Whether you are creating a contract for a business transaction or you are reviewing a contract before signing into an agreement, it is important to know exactly what you are signing and if the document is truly valid. In some cases, the contract may be filled with legal jargon or complex words that you may not understand. Before signing the contract, however, you should be fully aware of what you are getting into and whether the ideas involved in the contract are legally justified.
When a contract is issued by one party and then accepted by another, it is considered valid in a situation when an item or service is being exchanged. In some states, contracts must be written in order to be considered legally binding. However, California legally acknowledges oral contracts, which can be hard to prove in court if a breach in contract should occur. For example, if one party does not understand or misinterprets the terms involved in an oral contract, the verbal agreement is considered invalid.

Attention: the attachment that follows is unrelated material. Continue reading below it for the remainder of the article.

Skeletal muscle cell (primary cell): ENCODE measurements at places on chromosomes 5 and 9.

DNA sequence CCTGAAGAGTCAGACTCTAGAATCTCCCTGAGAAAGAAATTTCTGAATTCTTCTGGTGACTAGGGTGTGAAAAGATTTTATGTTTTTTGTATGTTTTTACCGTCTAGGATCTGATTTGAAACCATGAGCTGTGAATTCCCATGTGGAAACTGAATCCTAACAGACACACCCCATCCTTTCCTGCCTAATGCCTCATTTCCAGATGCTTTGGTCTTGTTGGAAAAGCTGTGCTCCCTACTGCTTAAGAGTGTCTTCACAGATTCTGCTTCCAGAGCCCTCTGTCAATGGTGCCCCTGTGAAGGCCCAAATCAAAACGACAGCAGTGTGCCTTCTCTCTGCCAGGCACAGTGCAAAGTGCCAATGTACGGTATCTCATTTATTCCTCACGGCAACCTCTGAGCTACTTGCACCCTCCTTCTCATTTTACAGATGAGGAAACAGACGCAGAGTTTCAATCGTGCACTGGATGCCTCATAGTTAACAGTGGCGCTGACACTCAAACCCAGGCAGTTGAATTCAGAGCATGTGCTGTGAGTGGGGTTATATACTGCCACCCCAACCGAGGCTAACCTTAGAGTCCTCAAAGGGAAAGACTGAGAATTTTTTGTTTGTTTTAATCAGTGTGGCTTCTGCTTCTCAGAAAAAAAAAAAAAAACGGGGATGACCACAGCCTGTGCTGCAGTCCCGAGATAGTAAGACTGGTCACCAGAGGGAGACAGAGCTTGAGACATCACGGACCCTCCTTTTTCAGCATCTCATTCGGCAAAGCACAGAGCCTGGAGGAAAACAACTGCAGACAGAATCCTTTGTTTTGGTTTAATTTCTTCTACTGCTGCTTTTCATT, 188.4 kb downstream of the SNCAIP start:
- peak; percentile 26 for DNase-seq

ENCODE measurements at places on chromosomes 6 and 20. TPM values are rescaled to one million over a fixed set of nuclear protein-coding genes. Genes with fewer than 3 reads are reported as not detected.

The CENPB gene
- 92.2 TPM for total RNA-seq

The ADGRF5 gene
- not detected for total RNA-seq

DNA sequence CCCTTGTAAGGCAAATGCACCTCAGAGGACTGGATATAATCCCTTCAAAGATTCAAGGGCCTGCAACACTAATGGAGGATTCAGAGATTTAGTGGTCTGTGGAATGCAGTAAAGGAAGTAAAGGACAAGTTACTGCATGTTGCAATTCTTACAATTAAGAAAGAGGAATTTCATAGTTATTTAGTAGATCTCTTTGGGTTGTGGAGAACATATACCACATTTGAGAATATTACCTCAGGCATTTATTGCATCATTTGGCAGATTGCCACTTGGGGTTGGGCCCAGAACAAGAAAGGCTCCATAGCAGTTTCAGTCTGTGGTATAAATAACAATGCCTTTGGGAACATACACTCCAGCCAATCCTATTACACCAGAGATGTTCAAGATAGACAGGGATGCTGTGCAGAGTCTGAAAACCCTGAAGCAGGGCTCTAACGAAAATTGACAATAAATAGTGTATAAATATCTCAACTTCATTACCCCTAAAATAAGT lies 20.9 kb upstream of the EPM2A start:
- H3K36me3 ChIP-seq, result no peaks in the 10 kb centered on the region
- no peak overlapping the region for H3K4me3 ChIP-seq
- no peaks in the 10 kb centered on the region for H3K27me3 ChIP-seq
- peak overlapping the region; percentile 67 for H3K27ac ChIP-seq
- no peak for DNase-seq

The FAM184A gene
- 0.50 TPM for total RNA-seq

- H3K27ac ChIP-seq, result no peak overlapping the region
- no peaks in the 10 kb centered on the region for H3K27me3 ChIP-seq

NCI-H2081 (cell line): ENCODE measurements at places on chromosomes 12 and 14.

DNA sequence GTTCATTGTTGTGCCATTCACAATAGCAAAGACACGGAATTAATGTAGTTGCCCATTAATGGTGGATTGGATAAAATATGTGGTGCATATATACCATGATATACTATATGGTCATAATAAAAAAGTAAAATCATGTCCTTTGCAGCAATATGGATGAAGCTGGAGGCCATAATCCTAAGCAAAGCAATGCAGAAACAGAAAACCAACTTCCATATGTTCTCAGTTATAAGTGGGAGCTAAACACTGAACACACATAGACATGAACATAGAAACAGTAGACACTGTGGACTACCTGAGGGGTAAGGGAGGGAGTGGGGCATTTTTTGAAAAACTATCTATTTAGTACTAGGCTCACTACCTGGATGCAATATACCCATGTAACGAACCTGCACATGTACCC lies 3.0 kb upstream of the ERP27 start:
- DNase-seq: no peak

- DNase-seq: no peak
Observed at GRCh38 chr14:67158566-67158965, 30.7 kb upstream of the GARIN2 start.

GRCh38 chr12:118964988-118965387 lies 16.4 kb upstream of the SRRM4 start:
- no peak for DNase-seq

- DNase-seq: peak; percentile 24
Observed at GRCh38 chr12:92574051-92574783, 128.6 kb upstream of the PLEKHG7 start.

If you are in the process of reviewing a contract, it is important to keep in mind that some contracts have an expiration date, which will allow you to consider the deal before signing. During this time, you may decide to counteroffer, or make a change in the terms of the original contract. The other party may then accept your counteroffer or revise the contract to reflect different terms.
This information is intended to educate and should not be taken as legal advice.